1- You show switches on Echo, Solar, Alt etc.. These are not a bad idea but that is a lot of switches to remember after servicing the engine etc.. Also be sure your solar regulator is okay with switching on the load side not the panel side. Some manufacturers prefer load and some prefer panel side. Perhaps easier when working on the system to just pull the bank fuse.

2- The MRBF dual post I would switch to the house batt and run the alt to one post and the loads to the other. Use the in-line Echo fuse on the start battery.

3- You don't specify wire gauges, bank size or fuse sizes. That info should ideally be there so we can comment on the suitability, sizing ampacity etc ..

4- You don't show a shunt which would indicate lack of a battery monitor or ammeter. If you do have one be sure to wire it in there properly. Perhaps 7 out of 10 I see installed by pro's and DIY's are wired incorrectly (shunt wiring) and 9.5 out of 10 are programmed incorrectly. When set up correctly, wired correctly and used correctly they are great tools. When set up and installed poorly, they can be misleading.

5- The wire from your house bank positive all the way to the starter should all be the SAME SIZE and this is already protected by the battery bank MRBF fuse. There is no need for additional fusing between the battery and the starter as it is already covered.. Where you step down for house loads, after the "C" post, then you will need a different sized fuse, if not using the same gauge wire to the DC panel. Every fuse adds voltage drop so I would suggest removing the buss bar fuse going to the #1 position and the ANL after the "C" post to the starter.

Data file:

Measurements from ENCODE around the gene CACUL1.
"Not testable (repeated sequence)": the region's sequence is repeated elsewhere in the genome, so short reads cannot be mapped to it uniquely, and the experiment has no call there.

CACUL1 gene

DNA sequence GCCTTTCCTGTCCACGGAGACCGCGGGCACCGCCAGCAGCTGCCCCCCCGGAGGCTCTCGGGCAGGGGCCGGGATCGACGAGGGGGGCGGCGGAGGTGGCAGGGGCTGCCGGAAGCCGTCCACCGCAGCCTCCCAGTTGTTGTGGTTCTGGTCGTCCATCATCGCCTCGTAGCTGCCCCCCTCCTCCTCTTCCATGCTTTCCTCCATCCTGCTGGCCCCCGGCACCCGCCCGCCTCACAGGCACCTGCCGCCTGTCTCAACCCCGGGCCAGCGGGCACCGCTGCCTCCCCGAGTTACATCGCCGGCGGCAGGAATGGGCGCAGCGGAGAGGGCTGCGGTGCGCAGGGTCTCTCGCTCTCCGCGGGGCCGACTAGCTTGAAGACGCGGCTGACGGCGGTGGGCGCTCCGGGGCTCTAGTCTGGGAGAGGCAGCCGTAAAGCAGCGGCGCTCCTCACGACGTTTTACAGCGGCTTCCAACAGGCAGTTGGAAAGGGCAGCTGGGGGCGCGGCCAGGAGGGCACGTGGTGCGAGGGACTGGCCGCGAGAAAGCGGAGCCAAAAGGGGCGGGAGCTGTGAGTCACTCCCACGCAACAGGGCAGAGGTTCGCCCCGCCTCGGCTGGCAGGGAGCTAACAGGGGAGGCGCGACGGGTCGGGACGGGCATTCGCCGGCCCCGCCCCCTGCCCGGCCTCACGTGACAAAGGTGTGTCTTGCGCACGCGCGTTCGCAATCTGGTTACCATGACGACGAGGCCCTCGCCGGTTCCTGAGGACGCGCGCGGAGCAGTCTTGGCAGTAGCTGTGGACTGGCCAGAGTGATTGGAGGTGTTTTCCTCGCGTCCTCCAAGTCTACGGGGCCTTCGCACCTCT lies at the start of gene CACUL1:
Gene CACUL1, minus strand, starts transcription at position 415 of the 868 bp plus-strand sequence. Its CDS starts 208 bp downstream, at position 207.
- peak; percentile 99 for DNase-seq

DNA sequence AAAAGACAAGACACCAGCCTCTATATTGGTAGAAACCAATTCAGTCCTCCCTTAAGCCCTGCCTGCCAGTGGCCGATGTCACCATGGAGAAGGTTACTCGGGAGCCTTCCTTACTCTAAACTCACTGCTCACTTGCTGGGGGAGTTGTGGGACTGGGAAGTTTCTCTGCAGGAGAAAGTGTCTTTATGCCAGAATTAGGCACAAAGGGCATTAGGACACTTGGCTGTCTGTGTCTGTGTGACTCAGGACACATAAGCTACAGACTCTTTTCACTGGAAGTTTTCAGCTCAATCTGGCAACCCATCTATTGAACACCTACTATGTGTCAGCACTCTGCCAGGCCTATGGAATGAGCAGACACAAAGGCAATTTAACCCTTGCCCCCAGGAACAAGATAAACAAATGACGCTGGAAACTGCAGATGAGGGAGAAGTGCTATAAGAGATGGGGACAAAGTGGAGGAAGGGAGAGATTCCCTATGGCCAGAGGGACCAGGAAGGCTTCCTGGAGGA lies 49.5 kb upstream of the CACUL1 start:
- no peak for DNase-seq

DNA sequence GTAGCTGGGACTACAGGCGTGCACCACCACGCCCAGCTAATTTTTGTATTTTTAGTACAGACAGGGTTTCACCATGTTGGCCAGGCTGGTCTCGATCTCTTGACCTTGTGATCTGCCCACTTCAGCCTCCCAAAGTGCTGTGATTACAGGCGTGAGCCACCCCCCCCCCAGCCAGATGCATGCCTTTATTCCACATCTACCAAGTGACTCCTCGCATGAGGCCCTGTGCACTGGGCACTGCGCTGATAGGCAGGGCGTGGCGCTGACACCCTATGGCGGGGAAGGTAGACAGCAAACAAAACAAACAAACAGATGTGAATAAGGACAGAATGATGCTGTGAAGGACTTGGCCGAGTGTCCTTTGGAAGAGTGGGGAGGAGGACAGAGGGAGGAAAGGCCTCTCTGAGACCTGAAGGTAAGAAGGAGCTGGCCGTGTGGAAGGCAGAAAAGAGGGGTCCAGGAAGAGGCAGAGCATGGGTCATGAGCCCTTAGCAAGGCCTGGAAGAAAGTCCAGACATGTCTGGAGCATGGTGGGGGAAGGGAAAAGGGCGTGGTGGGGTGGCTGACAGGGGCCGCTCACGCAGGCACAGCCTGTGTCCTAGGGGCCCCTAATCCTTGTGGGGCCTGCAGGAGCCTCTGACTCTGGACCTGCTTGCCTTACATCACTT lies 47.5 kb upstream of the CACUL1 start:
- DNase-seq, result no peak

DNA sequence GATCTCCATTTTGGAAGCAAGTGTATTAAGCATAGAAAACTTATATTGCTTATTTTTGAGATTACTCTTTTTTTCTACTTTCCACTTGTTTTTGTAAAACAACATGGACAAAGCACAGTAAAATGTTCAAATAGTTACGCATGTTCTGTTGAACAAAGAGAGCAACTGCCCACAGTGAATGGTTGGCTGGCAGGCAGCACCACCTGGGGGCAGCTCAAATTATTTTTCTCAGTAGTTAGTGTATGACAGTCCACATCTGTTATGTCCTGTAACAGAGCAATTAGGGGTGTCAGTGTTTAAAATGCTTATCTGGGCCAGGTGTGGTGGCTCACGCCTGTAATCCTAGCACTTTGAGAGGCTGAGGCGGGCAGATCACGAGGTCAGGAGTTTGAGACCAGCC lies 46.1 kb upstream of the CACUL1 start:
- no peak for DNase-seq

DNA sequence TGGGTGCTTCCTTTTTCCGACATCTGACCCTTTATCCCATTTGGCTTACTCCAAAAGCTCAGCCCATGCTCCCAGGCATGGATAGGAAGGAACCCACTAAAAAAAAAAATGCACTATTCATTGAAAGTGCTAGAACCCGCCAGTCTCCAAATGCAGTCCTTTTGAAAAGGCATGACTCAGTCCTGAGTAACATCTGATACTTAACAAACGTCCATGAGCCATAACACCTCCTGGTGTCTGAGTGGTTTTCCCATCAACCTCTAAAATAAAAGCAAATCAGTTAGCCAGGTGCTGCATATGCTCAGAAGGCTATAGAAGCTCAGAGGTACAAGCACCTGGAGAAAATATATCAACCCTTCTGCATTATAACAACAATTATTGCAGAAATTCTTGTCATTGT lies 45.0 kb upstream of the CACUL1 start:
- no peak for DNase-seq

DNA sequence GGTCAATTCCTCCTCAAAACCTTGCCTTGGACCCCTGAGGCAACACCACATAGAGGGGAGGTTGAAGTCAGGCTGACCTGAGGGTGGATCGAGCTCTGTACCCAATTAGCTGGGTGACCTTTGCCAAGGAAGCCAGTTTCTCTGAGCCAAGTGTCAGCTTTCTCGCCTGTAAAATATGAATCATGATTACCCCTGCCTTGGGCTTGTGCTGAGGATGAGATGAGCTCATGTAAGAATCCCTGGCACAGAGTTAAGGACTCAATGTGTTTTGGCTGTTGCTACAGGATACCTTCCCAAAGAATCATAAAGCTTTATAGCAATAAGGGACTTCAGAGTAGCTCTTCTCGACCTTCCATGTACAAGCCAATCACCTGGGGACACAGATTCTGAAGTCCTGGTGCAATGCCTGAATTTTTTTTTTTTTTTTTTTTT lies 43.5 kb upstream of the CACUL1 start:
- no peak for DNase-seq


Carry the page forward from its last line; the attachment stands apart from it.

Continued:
Some thoughts:

There are many ways to wire your sailboats batteries and I am often taken out of context when it comes to wiring battery systems..

As a marine electrician I see it all and wire it every way from Sunday. I often treat sailboats differently than trawlers and trawlers differently from large inboard sport fishing boats and large sport fishing boats differently from outboard powered boats. Each type of boat has its own unique set of uses and issues to deal with.